Rock Concerts: Now More Annoyingly Annoying Than Ever?

Brian Raftery | March 15, 2007 5:10 am

Today’s Guardian music blog questions whether concert guest-lists have grown out of control, using a recent Arcade Fire concert at Brixton Academy as an example:

…even Arcade Fire, bastions of creative integrity, have become victims of a success they cannot control. First off, it didn’t bode well that the queue for the complimentary tickets and guest list at the gig almost equalled that for standard tickets. A large number of complimentary tickets usually means a great deal of handouts from sponsors to, dare I say it, people who are only there for a free night out, as opposed to the thousands of people who tried desperately to pay for tickets only to be left disappointed when the band’s UK shows sold out in a matter of minutes. Sure enough, on entering the stalls, I realised I was surrounded by people who didn’t really care very much about being there, certainly not half as much as they cared about getting the next round in and fiddling constantly with their mobile phones.

There was almost constant chatter, embarrassingly obvious between songs and, even worse, after some of the band’s lesser-known album tracks (Haiti for example) many of the people around me didn’t even bother to clap. A couple in front of me, clearly not well acquainted with the band’s material, gave up on enjoying the music after the first song (which was, by the way, a particularly jubilant performance of Keep The Car Running) and nattered on uninterrupted throughout the show, only pausing for breath, curiously enough, when the band did.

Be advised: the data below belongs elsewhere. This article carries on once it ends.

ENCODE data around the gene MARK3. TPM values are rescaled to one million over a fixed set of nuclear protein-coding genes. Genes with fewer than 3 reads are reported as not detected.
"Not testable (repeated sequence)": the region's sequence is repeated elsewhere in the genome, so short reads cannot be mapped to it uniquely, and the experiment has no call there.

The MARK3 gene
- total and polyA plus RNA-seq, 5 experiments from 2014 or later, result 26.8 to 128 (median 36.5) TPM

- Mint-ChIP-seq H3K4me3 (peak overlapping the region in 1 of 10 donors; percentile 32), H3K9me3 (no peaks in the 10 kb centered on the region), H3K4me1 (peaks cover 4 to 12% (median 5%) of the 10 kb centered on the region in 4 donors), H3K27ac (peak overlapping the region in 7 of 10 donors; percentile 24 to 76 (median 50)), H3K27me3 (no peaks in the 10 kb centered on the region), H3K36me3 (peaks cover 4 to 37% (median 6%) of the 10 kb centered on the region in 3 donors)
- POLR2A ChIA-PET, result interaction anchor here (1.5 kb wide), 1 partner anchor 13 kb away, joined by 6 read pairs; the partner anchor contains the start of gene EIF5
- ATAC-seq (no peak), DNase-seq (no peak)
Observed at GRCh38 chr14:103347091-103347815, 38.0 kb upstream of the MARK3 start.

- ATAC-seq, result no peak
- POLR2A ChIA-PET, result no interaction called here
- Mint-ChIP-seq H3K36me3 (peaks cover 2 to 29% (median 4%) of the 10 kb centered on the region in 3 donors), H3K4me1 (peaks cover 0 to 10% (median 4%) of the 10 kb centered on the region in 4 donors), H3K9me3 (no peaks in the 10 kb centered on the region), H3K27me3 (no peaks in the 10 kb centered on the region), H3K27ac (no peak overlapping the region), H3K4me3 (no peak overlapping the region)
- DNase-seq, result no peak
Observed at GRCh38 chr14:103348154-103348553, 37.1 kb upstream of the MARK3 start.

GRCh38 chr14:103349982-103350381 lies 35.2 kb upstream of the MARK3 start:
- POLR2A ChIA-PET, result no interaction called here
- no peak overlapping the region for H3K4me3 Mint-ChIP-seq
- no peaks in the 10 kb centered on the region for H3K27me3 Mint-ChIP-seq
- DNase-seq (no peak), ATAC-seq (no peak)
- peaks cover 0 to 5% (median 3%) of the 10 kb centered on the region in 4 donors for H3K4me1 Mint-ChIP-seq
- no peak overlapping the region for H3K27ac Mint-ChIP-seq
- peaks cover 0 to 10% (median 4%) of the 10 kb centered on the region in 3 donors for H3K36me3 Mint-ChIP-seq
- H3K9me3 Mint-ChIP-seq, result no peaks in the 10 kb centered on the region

There are a lot of assumptions at work here, so let’s pull back a bit: First off, a time-of-release show by a band with as much attention as the Arcade Fire is going to be a chattering, nattering zoo of assholes no matter what; that’s just the way concert-going works nowadays (we’re not condoning it, mind you, but just about any show you go to nowadays is going to be packed with fans who see concerts as less of a musical experience and more of a musical social experience). Secondly, considering how few gigs the band is playing in the U.K. this month, you can expect that a large portion of the guest-list crowd consisted of radio-station employees and–ahem–music journalists. And certainly, we can’t start taking away the press members’ plus-ones anytime soon, can we?

Finally, anyone who’s ever been comped for Brixton knows that the will-call line there is shite. It’s like one little old lady working out of a hut around the side of the building. No wonder everyone who survives it winds up drunk and screaming into a cell phone.

Freeloaders are killing live music [Guardian Unlimited Arts Blog]